In view of the above evidence, we hold that the defendant was accountable for both murders and that he had the intent to promote and facilitate them. We further believe that this finding of intent satisfies the requirements of section 9 — 1(b)(3) of the Criminal Code; that, therefore, the defendant was convicted of an offense punishable by death; and that the compulsion instruction tendered by the defense was properly refused.
The third issue raised by the defendant is whether he was accountable for the armed robbery of Beverly Truitt. The defendant contends that he did nothing to promote or facilitate the commission of that offense, that he had no idea it would occur and took no part in its planning.
For the reasons we determined that the defendant was proved accountable for Truitt’s murder, we also hold that he was proved accountable for the armed robbery. The defendant was present at the scene of the crime, did nothing to disassociate himself from that occurrence and asked for and received some of the jewelry taken in the robbery. See People v. Clifford (1976), 38 Ill. App. 3d 915, 349 N.E.2d 922 (involvement can be inferred from activities that occur after the offense, such as the possession of stolen property).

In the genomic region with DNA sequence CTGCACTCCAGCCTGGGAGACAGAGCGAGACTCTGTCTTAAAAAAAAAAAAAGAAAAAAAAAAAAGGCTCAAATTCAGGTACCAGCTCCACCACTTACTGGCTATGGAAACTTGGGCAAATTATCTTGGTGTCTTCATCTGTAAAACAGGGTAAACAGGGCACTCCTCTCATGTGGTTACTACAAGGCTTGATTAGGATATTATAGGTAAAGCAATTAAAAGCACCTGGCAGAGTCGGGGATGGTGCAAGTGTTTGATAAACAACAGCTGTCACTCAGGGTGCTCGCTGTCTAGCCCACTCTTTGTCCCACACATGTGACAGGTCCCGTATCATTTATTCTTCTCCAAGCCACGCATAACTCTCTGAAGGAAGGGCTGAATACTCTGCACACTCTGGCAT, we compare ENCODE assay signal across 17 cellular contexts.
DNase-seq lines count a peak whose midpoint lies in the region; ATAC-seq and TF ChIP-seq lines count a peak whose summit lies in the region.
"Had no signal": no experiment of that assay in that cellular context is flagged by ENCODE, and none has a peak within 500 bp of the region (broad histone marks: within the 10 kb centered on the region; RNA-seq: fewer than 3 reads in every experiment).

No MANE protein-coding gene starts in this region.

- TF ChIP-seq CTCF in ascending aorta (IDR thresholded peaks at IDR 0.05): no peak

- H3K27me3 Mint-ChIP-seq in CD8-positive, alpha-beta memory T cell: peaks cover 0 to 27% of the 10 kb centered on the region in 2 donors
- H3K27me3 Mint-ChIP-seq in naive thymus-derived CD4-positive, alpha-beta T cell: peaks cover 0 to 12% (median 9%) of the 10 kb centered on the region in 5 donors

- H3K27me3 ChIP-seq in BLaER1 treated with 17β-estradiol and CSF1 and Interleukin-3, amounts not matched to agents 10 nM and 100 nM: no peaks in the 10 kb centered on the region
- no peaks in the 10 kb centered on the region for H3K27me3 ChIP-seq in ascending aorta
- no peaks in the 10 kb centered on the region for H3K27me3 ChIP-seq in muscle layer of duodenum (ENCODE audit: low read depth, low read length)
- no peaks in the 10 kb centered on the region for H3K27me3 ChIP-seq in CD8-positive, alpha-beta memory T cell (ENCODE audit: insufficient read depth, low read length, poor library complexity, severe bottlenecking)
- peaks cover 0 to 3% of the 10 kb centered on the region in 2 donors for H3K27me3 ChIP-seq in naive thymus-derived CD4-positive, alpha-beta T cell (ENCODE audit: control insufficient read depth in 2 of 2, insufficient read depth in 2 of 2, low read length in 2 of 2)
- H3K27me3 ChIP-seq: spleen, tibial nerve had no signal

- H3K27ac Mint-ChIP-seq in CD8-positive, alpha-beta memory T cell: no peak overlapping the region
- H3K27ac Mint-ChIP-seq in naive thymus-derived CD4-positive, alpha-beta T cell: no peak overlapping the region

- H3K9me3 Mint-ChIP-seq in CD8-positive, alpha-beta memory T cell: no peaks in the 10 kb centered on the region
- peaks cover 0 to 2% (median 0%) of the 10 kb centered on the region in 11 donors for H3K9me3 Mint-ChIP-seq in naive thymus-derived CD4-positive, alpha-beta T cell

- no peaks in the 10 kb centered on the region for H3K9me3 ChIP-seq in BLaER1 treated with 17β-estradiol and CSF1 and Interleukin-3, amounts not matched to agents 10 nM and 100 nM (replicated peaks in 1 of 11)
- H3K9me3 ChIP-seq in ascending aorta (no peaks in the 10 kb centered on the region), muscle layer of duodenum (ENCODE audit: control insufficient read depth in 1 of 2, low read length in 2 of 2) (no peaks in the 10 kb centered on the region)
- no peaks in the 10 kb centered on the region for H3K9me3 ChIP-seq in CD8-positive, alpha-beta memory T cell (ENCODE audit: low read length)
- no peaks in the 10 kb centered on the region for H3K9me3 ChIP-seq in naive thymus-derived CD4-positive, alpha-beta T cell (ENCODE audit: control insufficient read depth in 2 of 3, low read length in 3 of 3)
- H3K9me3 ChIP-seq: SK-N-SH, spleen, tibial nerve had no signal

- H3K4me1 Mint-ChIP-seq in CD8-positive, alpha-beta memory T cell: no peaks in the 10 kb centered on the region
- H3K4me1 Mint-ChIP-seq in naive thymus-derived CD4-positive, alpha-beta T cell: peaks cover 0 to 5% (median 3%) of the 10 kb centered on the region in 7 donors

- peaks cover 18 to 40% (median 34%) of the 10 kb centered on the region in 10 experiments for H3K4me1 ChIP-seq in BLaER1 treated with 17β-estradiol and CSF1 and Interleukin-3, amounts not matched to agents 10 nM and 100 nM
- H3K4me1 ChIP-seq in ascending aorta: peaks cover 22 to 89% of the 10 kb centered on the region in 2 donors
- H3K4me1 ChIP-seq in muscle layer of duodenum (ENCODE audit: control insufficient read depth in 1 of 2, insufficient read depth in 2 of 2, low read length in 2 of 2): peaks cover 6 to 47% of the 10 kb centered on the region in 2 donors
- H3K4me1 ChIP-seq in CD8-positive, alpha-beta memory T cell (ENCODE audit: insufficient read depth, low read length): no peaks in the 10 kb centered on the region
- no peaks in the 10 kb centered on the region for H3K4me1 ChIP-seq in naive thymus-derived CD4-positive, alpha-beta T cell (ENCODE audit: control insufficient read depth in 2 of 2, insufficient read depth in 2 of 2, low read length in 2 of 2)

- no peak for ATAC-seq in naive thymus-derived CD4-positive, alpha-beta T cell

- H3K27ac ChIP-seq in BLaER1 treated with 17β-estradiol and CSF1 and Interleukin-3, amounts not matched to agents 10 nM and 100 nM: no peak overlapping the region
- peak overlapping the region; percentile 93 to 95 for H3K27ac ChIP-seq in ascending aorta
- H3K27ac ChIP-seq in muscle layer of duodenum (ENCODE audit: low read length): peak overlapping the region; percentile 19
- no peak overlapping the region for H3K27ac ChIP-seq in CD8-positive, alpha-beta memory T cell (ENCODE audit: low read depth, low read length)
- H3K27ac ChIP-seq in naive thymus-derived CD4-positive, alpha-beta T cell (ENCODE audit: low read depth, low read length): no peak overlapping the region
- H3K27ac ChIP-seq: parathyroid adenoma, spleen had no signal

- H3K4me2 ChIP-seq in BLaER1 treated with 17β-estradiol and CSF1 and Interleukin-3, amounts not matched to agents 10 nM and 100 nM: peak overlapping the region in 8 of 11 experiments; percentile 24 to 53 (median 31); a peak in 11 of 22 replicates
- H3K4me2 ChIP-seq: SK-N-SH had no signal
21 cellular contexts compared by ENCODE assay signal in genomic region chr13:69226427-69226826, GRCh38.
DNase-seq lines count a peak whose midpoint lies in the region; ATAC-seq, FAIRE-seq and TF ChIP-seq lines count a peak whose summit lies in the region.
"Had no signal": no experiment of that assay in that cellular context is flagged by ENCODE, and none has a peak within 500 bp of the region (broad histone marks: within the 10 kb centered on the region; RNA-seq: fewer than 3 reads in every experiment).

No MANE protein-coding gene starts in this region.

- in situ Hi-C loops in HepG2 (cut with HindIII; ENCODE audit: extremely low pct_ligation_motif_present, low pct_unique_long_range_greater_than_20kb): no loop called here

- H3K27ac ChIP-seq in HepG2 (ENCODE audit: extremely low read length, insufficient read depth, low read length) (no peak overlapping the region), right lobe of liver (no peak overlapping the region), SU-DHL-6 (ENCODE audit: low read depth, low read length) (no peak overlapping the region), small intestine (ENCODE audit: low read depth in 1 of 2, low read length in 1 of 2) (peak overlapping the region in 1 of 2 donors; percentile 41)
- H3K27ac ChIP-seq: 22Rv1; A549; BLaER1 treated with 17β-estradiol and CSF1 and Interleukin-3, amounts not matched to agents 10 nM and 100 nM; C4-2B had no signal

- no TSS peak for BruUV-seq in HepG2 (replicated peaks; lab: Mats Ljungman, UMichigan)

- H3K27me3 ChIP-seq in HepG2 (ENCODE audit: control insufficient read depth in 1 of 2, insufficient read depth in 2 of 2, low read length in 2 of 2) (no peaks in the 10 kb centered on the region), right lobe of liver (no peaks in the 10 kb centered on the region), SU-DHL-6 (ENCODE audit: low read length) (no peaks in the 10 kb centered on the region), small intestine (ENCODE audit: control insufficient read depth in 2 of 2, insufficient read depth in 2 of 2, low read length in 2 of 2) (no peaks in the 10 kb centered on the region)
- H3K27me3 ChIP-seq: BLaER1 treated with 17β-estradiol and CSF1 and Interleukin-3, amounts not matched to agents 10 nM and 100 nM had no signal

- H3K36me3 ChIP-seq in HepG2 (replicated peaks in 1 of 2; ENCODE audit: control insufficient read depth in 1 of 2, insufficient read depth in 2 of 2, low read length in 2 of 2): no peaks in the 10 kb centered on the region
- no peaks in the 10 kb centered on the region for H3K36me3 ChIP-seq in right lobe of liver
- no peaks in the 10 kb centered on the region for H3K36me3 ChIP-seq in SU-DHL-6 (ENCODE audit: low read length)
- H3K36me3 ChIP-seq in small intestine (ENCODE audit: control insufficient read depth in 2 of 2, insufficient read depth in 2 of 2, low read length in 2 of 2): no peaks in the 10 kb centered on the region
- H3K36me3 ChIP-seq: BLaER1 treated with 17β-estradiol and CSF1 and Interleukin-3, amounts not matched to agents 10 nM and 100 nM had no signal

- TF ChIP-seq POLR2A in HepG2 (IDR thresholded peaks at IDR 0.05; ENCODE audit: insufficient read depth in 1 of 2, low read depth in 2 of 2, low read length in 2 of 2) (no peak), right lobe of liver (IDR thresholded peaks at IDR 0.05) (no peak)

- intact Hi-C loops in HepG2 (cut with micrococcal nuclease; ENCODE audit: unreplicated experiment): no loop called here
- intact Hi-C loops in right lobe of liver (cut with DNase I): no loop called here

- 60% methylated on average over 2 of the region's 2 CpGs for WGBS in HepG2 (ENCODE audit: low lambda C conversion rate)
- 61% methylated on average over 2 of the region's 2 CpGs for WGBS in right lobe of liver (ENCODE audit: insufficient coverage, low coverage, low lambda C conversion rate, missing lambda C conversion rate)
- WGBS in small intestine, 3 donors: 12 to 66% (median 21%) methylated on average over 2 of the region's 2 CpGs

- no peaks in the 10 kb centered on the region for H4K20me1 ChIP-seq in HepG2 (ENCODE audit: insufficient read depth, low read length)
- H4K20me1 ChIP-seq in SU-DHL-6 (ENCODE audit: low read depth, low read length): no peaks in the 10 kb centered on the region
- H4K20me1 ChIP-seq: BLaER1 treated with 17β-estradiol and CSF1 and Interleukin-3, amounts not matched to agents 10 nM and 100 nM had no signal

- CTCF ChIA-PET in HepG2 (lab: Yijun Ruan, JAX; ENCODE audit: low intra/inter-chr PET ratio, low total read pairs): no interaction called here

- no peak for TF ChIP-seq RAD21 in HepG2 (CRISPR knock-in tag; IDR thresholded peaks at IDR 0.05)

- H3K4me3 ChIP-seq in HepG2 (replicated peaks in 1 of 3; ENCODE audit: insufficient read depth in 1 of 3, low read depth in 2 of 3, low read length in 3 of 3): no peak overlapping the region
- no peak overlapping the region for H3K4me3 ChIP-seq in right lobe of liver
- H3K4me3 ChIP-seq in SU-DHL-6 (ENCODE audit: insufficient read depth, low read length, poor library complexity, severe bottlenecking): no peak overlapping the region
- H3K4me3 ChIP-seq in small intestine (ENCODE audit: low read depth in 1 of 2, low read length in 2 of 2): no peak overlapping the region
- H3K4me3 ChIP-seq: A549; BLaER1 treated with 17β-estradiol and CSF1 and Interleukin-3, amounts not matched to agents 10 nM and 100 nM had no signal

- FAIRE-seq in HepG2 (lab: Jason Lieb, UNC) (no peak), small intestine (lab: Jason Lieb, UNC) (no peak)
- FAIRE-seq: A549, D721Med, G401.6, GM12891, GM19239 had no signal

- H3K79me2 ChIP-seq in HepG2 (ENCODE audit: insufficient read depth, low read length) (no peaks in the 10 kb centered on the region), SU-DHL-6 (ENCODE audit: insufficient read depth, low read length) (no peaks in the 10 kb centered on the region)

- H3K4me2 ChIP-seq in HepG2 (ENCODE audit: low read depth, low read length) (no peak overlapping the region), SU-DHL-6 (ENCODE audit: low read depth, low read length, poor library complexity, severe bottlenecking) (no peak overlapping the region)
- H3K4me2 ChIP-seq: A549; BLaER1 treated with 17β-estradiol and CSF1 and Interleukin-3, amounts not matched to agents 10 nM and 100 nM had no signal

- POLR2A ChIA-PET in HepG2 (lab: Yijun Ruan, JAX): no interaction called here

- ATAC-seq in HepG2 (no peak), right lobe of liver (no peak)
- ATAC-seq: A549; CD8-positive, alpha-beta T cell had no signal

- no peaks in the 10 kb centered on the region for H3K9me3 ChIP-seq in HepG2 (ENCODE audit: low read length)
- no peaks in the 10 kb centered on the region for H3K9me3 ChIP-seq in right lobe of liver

The final argument raised by the defendant is that the court erred in instructing the jury regarding the inference it could draw from the defendant’s possession of recently stolen property. Over defense objection the following instruction was given:
“If you find that the defendant had exclusive possession of recently stolen property, and there is no reasonable explanation of his possession, you may infer that the defendant obtained possession of the property by Armed Robbery.”